“Heroin Is Not An Addiction, It’s A Disease”| Ric Flair Joins ‘The Pivot Podcast’ As 10-Year Anniversary Of Son’s Overdose Looms

Last week’s “The Pivot Podcast” produced one of the best interviews with wrestling legend Ric Flair, aka “The Nature Boy,” in recent memory.

Similar to Shaquille O’Neal’s emotional interview, where he reflected on his biggest mistakes in life and shed a few tears, Flair broke down during an emotional interview that included him discussing the anniversary of his son’s tragic passing in addition to his own recent near-death experience. 

Joined by co-hosts and former NFL stars Ryan Clark, Channing Crowder and Fred Taylor, Flair begins the episode by sharing with the hosts the inspiration for the larger-than-life persona that he cultivated through his in-ring antics and beyond, including a surprising source for his legendary swagger.

“It really started when I saw Joe Namath at Alabama,” said Flair. “I was in high school when I heard he had slept with a hundred girls his freshman year, and I said, that’s my kind of man. I say to this day, if you put Tom Brady, Aaron Rodgers, Peyton Manning all in a room, and Namath is also in that room, who’s the first guy you’d talk to?
“There was nobody like him. He turned that league around, and he doesn’t get enough credit because of his injuries. He just brought so much charisma to sports. I just thought he was it.”



As the conversation progressed, the hosts did what they do best and gave Flair a platform to discuss the darker moments from his life, including his own health scare that he suffered in 2017 that nearly ended his life and led to him really grappling with how to move forward.

“I was on life support for 13 days,” said Flair. “I had no memory for six months. I had no memory of the past. They wrote me off. The WWE had already made a video package because I had a five percent chance of living. It really makes you question and reevaluate everything. At the end of the day, if you’re not hurting anybody and you’re not being malicious, it’s not wrong to have fun. I’m not going to stop.”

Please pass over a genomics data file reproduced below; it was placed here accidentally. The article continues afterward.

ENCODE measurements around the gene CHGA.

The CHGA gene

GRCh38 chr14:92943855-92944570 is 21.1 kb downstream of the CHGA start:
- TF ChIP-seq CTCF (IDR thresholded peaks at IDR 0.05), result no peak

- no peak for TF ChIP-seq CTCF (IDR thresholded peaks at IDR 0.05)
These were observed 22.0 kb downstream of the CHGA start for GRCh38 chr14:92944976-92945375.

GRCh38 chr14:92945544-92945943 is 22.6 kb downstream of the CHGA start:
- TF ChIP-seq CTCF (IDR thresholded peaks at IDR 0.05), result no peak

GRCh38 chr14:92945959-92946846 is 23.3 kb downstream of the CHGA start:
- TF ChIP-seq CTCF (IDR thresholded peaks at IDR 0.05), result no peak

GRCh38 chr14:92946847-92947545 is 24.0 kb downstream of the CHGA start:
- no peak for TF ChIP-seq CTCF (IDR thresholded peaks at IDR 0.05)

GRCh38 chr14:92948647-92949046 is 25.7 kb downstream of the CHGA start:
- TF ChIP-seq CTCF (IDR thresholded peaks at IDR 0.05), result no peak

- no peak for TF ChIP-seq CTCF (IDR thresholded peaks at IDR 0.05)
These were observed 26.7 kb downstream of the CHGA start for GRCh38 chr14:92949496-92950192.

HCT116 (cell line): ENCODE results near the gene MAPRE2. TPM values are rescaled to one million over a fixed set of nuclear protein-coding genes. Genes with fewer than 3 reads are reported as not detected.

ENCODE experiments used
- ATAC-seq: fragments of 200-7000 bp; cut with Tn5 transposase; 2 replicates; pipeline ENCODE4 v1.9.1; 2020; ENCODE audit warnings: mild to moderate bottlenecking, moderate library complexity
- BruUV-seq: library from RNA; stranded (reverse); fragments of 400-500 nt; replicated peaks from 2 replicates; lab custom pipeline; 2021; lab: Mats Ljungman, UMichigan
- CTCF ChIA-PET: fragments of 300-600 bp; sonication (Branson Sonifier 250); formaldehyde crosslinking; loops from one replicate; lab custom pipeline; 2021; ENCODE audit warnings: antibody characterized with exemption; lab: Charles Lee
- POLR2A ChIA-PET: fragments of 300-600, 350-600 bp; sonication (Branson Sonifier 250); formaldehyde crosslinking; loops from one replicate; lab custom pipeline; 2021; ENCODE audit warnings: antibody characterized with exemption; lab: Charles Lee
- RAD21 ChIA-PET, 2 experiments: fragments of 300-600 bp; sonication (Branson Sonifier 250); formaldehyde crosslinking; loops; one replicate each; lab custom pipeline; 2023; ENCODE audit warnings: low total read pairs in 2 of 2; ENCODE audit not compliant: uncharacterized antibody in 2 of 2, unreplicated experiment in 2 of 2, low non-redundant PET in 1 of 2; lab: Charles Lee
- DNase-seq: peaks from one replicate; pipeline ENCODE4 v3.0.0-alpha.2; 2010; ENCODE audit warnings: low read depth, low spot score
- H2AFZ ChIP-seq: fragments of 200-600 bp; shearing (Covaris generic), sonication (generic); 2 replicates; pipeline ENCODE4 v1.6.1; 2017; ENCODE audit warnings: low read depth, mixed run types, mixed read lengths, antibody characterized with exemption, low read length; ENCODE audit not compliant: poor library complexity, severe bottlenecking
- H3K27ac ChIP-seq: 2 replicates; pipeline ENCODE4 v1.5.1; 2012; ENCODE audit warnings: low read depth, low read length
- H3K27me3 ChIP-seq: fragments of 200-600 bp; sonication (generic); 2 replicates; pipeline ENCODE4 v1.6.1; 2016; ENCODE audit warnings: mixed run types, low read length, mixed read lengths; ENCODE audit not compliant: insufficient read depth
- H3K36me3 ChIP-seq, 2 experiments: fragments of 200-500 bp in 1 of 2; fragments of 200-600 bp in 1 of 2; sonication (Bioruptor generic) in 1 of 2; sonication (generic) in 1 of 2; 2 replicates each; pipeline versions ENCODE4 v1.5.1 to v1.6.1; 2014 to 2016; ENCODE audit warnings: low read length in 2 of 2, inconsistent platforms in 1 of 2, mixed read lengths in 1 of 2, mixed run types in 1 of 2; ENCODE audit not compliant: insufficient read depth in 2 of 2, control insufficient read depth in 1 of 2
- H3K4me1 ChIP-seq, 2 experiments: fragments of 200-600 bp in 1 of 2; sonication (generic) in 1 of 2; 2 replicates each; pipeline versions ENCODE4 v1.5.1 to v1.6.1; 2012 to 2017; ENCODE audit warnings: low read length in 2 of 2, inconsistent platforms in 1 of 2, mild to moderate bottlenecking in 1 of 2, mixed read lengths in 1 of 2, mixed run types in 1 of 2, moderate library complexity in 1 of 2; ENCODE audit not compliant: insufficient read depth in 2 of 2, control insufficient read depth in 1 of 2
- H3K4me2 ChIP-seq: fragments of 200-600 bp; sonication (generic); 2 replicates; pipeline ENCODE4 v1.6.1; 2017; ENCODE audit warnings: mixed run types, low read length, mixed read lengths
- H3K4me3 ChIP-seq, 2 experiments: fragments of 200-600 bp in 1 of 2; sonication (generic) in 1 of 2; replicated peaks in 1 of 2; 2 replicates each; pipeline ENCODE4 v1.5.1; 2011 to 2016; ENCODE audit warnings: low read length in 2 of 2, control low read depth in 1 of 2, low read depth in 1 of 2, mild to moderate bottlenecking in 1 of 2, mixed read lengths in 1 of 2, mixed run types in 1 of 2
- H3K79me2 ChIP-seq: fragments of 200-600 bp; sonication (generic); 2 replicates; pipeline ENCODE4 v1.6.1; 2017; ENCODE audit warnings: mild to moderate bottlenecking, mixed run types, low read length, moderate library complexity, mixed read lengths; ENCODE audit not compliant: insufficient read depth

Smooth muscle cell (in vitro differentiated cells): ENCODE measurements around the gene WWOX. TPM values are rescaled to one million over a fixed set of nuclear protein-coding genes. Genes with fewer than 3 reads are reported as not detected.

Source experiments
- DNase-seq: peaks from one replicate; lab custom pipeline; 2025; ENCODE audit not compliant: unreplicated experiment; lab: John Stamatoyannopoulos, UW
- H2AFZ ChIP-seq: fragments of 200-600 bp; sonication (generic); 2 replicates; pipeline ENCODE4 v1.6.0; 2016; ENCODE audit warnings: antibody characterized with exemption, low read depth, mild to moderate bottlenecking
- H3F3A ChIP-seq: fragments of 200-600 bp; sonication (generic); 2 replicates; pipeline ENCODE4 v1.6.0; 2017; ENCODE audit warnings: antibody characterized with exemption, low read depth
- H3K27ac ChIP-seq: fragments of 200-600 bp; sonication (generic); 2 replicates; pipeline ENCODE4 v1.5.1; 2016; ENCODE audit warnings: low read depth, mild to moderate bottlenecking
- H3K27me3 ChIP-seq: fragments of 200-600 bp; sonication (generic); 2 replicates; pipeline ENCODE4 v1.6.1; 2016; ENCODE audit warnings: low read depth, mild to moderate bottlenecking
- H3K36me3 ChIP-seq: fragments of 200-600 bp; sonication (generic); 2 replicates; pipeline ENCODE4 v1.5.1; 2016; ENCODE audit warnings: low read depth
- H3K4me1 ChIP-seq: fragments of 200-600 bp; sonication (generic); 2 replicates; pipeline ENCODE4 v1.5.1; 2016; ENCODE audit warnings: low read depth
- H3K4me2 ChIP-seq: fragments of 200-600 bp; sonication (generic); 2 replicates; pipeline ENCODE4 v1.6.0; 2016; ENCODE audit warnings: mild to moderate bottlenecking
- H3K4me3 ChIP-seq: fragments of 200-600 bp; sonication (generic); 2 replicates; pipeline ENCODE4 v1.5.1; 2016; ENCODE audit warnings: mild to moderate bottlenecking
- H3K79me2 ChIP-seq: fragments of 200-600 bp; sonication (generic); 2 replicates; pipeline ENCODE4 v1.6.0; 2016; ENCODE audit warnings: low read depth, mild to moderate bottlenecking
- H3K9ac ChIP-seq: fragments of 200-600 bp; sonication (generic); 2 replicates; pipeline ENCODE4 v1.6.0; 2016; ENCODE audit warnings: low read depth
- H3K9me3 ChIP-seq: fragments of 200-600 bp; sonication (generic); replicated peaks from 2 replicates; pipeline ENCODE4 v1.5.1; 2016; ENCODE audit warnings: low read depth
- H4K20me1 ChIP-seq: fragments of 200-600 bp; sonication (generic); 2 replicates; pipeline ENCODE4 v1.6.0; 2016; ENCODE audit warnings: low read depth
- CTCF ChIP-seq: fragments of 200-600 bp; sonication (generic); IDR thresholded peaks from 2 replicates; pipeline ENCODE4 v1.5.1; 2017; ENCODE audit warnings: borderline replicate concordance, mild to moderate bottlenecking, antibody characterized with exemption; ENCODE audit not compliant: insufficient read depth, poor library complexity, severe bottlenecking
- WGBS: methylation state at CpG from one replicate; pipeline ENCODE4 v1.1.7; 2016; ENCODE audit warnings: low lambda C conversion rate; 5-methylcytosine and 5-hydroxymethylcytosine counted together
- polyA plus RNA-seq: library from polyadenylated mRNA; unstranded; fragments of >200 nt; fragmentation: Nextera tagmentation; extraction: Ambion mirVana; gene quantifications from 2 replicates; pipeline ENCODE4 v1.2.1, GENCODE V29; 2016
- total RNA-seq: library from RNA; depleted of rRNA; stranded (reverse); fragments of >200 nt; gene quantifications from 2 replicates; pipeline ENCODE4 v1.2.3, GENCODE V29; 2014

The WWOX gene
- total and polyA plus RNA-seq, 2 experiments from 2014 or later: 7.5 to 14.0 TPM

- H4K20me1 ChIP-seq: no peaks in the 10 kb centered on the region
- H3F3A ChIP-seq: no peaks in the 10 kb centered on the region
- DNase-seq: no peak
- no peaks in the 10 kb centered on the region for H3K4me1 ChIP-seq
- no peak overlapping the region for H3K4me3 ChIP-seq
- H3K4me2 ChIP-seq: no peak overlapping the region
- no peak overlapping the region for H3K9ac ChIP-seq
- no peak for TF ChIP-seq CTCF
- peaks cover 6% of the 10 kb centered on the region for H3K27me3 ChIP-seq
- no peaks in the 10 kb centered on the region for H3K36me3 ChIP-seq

As Flair mentions that he plans to continue having fun because of the great place his family is in (his daughter Charlotte is a wrestling champion and growing legend), it reminds him that he is nearing the 10-year anniversary of the tragic passing of his son Reid due to an accidental overdose.

Flair breaks down in tears describing the moments before Reid’s passing in detail, before explaining how he coped with the shocking tragedy that upended his life.

“You learn after time, that heroin is not an addiction, it’s a disease,” said Flair. “For five years I drank from 10 in the morning until 2 a.m. because of that. I quit working out and everything. … I couldn’t shake it. I couldn’t live with myself. Every day I’d wake and it’s still right in front of me what had happened.
“He won 14 state and AAU wrestling championships, and I think to myself, maybe I pushed him too hard. He got into Blair Academy, and they had 21 prep school national championships. That was big time, but I wonder if I pushed him too hard. When I saw he had these gifts, I felt I had to get a jump on it. I think about it every day. Especially because he would have been so good at this business. He had it.”

As the conversation turned back to wrestling, Flair would go on to reveal that his signature “woo!” catchphrase was derived from Jerry Lee Lewis’ 1957 hit “Great Balls of Fire,” before admitting that his in-ring persona and the worldwide fame it has garnered him is something he truly cherishes.

At 73 years old, Flair continues to stay in touch with the younger generation and build on his legacy. He makes himself available to the culture.

“I don’t want that day to come where I’ll walk into a place and people won’t know who I am,” said Flair. “That’s not ego talking, it’s just that you get there, and you have those moments, and it’s a big deal. I’m able to be here entertaining you guys. How much better does life get than that?”

In closing out the episode, Flair concedes that his full-on “Nature Boy” days from his youth are passed but reiterates that despite mistakes he’s made in his past, that same vigor for life and celebration are still with him permanently.



“To be in that position and be in it for so long, it’s the greatest thing in the world for me,” said Flair. “I’ve had to relive looking back through my behavior … so my days of jumping on the bar and buying a hundred kamikazes are behind me — I may just buy two now.”
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